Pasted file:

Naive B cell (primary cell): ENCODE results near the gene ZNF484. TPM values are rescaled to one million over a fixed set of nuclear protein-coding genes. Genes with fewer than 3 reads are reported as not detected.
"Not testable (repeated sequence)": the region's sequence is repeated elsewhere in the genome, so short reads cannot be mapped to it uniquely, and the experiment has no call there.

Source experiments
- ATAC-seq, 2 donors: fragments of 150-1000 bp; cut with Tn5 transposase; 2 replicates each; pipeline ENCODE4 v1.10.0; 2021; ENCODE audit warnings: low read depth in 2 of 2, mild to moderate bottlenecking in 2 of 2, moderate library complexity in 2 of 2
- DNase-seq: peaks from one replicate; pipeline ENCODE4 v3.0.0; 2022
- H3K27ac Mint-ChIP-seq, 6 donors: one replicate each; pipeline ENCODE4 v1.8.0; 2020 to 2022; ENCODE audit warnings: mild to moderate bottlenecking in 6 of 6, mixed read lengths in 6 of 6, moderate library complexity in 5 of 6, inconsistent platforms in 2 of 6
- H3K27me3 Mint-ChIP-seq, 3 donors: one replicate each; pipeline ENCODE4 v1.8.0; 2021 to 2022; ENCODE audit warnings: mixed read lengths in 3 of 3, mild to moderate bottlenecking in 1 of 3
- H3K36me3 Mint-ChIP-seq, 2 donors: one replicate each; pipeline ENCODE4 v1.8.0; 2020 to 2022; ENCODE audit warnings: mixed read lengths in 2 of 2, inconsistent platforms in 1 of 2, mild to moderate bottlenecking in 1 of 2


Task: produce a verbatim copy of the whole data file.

Naive B cell (primary cell): ENCODE results near the gene ZNF484. TPM values are rescaled to one million over a fixed set of nuclear protein-coding genes. Genes with fewer than 3 reads are reported as not detected.
"Not testable (repeated sequence)": the region's sequence is repeated elsewhere in the genome, so short reads cannot be mapped to it uniquely, and the experiment has no call there.

Source experiments
- ATAC-seq, 2 donors: fragments of 150-1000 bp; cut with Tn5 transposase; 2 replicates each; pipeline ENCODE4 v1.10.0; 2021; ENCODE audit warnings: low read depth in 2 of 2, mild to moderate bottlenecking in 2 of 2, moderate library complexity in 2 of 2
- DNase-seq: peaks from one replicate; pipeline ENCODE4 v3.0.0; 2022
- H3K27ac Mint-ChIP-seq, 6 donors: one replicate each; pipeline ENCODE4 v1.8.0; 2020 to 2022; ENCODE audit warnings: mild to moderate bottlenecking in 6 of 6, mixed read lengths in 6 of 6, moderate library complexity in 5 of 6, inconsistent platforms in 2 of 6
- H3K27me3 Mint-ChIP-seq, 3 donors: one replicate each; pipeline ENCODE4 v1.8.0; 2021 to 2022; ENCODE audit warnings: mixed read lengths in 3 of 3, mild to moderate bottlenecking in 1 of 3
- H3K36me3 Mint-ChIP-seq, 2 donors: one replicate each; pipeline ENCODE4 v1.8.0; 2020 to 2022; ENCODE audit warnings: mixed read lengths in 2 of 2, inconsistent platforms in 1 of 2, mild to moderate bottlenecking in 1 of 2